As the weather changes and we battle the frost on our morning commute, it’s not only our ability to text which is affected but our skin.
With the increased risk of dehydration, acne and pollution, we get the lowdown from top skincare experts on the beauty regimens to adopt this winter.
What happens to our skin in the winter?
According to London-based clinical facialist Kate Kerr, the change in environment as we move from central heated rooms to the outside air during winter can play havoc on our skin.
“The dehumidified air of a heated room strips the moisture from the skin leaving it feeling tight, dry and dull and can even exacerbate sensitivity and rosacea,” Kerr explains. “The skin will often try and counteract this by over producing sebum to prevent moisture evaporation. Add this to the mix of a build-up of dead skin cells and you have an increased risk of acne.”
For those who live in built-up areas or the city, our skin’s subjection to pollution is also higher come winter due to ‘temperature inversions’ – where cold air is trapped near the ground underneath a layer of warm air, meaning carbon monoxide can’t rise and will instead unhealthy levels.
Kerr told Yahoo UK: “Pollution particles stick to our make-up, which is why cleansing when you’re in for the evening is so important. If left on the skin, pollution can result in free radical damage, leading to breakdown of healthy collagen and premature ageing.”
If that isn’t enough to have you flocking to your local Boots, she also stresses the dangers of lower vitamin D levels due to the extended darker hours of winter.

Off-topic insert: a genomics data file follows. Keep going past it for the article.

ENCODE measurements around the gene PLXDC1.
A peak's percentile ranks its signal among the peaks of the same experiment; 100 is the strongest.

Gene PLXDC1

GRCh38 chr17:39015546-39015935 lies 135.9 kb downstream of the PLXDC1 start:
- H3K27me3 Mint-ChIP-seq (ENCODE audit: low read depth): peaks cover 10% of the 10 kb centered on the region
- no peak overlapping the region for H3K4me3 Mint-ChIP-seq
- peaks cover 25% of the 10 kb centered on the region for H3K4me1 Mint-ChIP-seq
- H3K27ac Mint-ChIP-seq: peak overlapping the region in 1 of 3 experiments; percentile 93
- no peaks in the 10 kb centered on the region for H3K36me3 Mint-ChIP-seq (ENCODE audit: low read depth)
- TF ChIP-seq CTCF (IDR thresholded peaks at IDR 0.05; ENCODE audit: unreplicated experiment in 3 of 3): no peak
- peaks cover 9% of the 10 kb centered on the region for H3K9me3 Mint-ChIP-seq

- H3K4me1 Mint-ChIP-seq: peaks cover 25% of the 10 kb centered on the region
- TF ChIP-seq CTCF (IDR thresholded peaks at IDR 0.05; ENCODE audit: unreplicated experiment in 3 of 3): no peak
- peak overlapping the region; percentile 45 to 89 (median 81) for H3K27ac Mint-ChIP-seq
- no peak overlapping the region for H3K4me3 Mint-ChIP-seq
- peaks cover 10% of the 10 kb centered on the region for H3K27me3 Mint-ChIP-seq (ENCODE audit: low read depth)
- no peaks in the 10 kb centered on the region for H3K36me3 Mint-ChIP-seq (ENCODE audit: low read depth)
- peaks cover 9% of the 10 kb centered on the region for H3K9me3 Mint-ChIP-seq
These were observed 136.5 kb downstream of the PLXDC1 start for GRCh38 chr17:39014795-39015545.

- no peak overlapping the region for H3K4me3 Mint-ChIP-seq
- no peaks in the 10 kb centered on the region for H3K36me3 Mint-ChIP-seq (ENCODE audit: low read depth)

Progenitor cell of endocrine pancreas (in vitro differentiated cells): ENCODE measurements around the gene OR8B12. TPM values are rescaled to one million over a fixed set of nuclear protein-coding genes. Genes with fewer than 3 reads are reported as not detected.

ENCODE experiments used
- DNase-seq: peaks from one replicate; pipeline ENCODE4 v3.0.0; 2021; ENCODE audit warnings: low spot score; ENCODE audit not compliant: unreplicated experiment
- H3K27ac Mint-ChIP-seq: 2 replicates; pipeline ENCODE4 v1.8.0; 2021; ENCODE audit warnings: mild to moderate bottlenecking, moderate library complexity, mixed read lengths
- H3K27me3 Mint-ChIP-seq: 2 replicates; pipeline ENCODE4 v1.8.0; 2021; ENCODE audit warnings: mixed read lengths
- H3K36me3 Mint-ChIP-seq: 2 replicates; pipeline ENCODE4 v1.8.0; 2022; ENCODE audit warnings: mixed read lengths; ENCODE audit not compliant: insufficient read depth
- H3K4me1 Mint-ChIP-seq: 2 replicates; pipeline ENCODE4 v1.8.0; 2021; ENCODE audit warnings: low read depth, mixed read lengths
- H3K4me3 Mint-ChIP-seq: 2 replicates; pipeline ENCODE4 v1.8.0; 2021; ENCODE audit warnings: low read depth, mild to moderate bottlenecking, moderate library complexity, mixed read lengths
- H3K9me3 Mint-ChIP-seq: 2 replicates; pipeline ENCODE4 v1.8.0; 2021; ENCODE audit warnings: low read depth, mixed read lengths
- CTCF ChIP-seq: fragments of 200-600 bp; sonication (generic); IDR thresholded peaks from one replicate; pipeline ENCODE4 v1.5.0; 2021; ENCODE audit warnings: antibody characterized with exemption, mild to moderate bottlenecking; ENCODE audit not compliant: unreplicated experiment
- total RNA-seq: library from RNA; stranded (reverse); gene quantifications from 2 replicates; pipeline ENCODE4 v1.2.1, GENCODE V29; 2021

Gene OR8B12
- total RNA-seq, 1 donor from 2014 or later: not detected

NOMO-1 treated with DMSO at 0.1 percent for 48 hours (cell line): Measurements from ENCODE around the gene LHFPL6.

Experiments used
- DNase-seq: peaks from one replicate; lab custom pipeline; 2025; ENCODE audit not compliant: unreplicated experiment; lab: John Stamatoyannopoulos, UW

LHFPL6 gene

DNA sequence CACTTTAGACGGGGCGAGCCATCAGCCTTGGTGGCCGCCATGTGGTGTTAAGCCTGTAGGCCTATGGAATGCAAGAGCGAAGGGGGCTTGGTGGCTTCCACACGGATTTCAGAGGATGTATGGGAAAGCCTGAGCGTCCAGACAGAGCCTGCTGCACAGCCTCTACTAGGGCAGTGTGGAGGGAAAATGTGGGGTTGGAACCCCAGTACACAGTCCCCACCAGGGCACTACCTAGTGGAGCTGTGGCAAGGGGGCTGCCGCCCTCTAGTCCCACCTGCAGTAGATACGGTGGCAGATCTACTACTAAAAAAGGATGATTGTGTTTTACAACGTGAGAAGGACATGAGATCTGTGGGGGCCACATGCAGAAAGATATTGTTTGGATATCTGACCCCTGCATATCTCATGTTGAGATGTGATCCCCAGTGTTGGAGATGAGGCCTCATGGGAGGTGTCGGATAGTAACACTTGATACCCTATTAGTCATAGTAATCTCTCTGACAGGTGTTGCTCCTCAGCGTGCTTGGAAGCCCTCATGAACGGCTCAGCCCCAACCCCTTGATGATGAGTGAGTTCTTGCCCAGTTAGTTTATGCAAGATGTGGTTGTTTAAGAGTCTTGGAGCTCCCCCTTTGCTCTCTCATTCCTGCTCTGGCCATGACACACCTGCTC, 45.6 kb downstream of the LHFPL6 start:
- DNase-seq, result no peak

“Vitamin D contributes to skin cell growth, repair and metabolism. It optimises our skin’s immune system, which in turn helps destroy the free radicals that cause our skin to age prematurely,” Kerr added.
So what exactly should we be slapping on our skin this winter to protect it in the run-up to Christmas?
Cleanse with care this winter
“Winter skin is dehydrated skin – that means that you’re in danger of losing your glow. Low humidity, chafing winds and blasting the central heating all runs the risk of turning you into a cornflake,” Dr Sam Bunting tells Yahoo UK.
To combat this, the cosmetic dermatologist recommends looking for cleansers which include gentle surfactants boosted with skin-calming ingredients such as Allantoin. This will help to minimise the potentially drying effects of washing your face during the winter months.
Up the moisture
According to Dr Bunting, water loss after cleansing leads to a dry and tight feeling so she recommends moisturising immediately after washing your face in winter.
“Look for a blend of occlusive ingredients that seal water in,” she adds. “I love Shea Butter, which delivers a really luxe feel to any moisturiser. Seek out humectants which attract water into the skin’s outermost layer, so it stays supple and smooth. Think glycerin, hyaluronic acid and urea.”
Facialist Kate Kerr echoes this sentiment explaining that hyaluronic acid holds 1,000 times its own weight in water and will help beat stubborn hydration during winter without upsetting your skin’s natural moisturising factors.